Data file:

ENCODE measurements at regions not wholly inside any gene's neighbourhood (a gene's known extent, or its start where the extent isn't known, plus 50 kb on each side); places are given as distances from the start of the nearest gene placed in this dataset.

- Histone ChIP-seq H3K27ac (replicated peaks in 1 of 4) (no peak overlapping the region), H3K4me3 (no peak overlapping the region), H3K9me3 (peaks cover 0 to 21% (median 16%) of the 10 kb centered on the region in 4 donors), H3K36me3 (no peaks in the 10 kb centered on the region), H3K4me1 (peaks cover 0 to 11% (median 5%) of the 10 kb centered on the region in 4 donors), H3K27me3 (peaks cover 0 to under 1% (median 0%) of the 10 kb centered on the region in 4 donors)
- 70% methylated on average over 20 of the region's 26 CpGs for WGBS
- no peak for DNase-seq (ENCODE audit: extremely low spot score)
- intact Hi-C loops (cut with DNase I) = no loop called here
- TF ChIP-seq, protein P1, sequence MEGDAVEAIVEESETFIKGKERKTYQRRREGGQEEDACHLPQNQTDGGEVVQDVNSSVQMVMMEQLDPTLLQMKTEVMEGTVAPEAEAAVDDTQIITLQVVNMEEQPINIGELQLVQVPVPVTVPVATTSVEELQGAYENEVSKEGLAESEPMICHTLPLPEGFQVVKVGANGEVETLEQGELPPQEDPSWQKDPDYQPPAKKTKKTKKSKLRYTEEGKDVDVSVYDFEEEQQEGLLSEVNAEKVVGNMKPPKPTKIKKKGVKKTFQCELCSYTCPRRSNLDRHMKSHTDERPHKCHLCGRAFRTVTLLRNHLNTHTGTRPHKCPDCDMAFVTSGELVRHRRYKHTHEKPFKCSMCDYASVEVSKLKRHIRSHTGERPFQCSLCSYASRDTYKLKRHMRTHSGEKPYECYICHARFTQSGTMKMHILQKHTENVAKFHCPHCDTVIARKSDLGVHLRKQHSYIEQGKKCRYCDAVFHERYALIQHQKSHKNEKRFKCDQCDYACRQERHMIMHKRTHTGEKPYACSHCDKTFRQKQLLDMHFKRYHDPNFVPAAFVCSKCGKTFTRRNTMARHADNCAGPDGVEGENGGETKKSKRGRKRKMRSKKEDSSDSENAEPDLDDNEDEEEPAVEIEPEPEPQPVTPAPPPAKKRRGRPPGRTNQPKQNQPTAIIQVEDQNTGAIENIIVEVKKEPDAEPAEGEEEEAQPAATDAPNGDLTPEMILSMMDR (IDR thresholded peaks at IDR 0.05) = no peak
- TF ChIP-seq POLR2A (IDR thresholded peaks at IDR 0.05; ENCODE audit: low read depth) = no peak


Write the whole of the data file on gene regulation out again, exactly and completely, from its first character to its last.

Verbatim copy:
ENCODE measurements at regions not wholly inside any gene's neighbourhood (a gene's known extent, or its start where the extent isn't known, plus 50 kb on each side); places are given as distances from the start of the nearest gene placed in this dataset.

- Histone ChIP-seq H3K27ac (replicated peaks in 1 of 4) (no peak overlapping the region), H3K4me3 (no peak overlapping the region), H3K9me3 (peaks cover 0 to 21% (median 16%) of the 10 kb centered on the region in 4 donors), H3K36me3 (no peaks in the 10 kb centered on the region), H3K4me1 (peaks cover 0 to 11% (median 5%) of the 10 kb centered on the region in 4 donors), H3K27me3 (peaks cover 0 to under 1% (median 0%) of the 10 kb centered on the region in 4 donors)
- 70% methylated on average over 20 of the region's 26 CpGs for WGBS
- no peak for DNase-seq (ENCODE audit: extremely low spot score)
- intact Hi-C loops (cut with DNase I) = no loop called here
- TF ChIP-seq, protein P1, sequence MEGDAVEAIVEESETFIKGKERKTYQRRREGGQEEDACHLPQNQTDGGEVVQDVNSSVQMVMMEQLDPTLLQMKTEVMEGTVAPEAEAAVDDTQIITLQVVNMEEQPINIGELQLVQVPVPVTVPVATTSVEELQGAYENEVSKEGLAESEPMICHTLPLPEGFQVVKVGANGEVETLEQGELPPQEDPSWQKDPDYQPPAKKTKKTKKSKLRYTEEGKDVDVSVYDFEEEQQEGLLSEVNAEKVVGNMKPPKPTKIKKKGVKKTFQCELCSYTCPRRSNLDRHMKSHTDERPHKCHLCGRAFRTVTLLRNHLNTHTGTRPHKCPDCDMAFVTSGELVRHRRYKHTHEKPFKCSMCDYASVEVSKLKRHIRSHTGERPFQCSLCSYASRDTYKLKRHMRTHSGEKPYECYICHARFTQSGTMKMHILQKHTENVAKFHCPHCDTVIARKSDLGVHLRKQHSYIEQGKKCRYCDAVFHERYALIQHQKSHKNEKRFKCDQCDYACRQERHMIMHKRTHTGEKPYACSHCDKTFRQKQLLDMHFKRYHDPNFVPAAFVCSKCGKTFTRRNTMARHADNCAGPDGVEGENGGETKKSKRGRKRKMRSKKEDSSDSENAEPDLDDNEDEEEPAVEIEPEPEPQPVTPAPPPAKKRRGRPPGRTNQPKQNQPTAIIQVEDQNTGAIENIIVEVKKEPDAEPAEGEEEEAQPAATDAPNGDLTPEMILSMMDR (IDR thresholded peaks at IDR 0.05) = no peak
- TF ChIP-seq POLR2A (IDR thresholded peaks at IDR 0.05; ENCODE audit: low read depth) = no peak